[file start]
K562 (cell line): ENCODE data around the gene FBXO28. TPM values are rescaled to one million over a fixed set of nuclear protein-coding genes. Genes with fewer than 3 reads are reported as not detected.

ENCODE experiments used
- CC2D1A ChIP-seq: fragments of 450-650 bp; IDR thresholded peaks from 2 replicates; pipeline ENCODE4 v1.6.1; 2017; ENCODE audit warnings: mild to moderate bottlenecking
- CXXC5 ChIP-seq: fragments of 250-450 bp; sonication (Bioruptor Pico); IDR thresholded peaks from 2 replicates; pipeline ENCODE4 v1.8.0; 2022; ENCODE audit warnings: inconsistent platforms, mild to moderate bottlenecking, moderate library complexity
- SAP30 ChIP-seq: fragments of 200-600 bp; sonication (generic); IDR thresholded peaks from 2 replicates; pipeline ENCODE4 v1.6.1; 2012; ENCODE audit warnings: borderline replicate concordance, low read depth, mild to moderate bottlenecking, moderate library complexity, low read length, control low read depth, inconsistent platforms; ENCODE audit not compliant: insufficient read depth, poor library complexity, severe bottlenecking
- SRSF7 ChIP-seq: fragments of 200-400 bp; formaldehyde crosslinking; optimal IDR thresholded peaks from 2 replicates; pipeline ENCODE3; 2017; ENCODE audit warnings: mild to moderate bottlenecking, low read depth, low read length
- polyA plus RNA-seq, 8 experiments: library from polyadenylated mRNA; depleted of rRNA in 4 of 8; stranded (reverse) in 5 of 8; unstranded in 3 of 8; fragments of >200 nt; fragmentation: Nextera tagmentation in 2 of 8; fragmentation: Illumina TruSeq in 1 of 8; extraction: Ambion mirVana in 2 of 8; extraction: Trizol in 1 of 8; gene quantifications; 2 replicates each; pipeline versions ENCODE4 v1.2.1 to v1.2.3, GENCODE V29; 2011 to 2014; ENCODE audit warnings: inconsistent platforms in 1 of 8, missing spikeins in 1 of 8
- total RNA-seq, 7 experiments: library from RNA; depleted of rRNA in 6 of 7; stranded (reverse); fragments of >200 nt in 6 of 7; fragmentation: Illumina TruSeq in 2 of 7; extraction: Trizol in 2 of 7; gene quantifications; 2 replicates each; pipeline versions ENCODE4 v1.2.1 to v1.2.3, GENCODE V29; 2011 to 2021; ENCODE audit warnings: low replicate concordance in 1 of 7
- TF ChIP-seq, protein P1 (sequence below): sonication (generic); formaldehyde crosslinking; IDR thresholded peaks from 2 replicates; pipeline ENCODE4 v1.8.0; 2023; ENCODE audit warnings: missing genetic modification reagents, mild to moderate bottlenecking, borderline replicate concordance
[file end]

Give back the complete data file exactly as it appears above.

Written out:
K562 (cell line): ENCODE data around the gene FBXO28. TPM values are rescaled to one million over a fixed set of nuclear protein-coding genes. Genes with fewer than 3 reads are reported as not detected.

ENCODE experiments used
- CC2D1A ChIP-seq: fragments of 450-650 bp; IDR thresholded peaks from 2 replicates; pipeline ENCODE4 v1.6.1; 2017; ENCODE audit warnings: mild to moderate bottlenecking
- CXXC5 ChIP-seq: fragments of 250-450 bp; sonication (Bioruptor Pico); IDR thresholded peaks from 2 replicates; pipeline ENCODE4 v1.8.0; 2022; ENCODE audit warnings: inconsistent platforms, mild to moderate bottlenecking, moderate library complexity
- SAP30 ChIP-seq: fragments of 200-600 bp; sonication (generic); IDR thresholded peaks from 2 replicates; pipeline ENCODE4 v1.6.1; 2012; ENCODE audit warnings: borderline replicate concordance, low read depth, mild to moderate bottlenecking, moderate library complexity, low read length, control low read depth, inconsistent platforms; ENCODE audit not compliant: insufficient read depth, poor library complexity, severe bottlenecking
- SRSF7 ChIP-seq: fragments of 200-400 bp; formaldehyde crosslinking; optimal IDR thresholded peaks from 2 replicates; pipeline ENCODE3; 2017; ENCODE audit warnings: mild to moderate bottlenecking, low read depth, low read length
- polyA plus RNA-seq, 8 experiments: library from polyadenylated mRNA; depleted of rRNA in 4 of 8; stranded (reverse) in 5 of 8; unstranded in 3 of 8; fragments of >200 nt; fragmentation: Nextera tagmentation in 2 of 8; fragmentation: Illumina TruSeq in 1 of 8; extraction: Ambion mirVana in 2 of 8; extraction: Trizol in 1 of 8; gene quantifications; 2 replicates each; pipeline versions ENCODE4 v1.2.1 to v1.2.3, GENCODE V29; 2011 to 2014; ENCODE audit warnings: inconsistent platforms in 1 of 8, missing spikeins in 1 of 8
- total RNA-seq, 7 experiments: library from RNA; depleted of rRNA in 6 of 7; stranded (reverse); fragments of >200 nt in 6 of 7; fragmentation: Illumina TruSeq in 2 of 7; extraction: Trizol in 2 of 7; gene quantifications; 2 replicates each; pipeline versions ENCODE4 v1.2.1 to v1.2.3, GENCODE V29; 2011 to 2021; ENCODE audit warnings: low replicate concordance in 1 of 7
- TF ChIP-seq, protein P1 (sequence below): sonication (generic); formaldehyde crosslinking; IDR thresholded peaks from 2 replicates; pipeline ENCODE4 v1.8.0; 2023; ENCODE audit warnings: missing genetic modification reagents, mild to moderate bottlenecking, borderline replicate concordance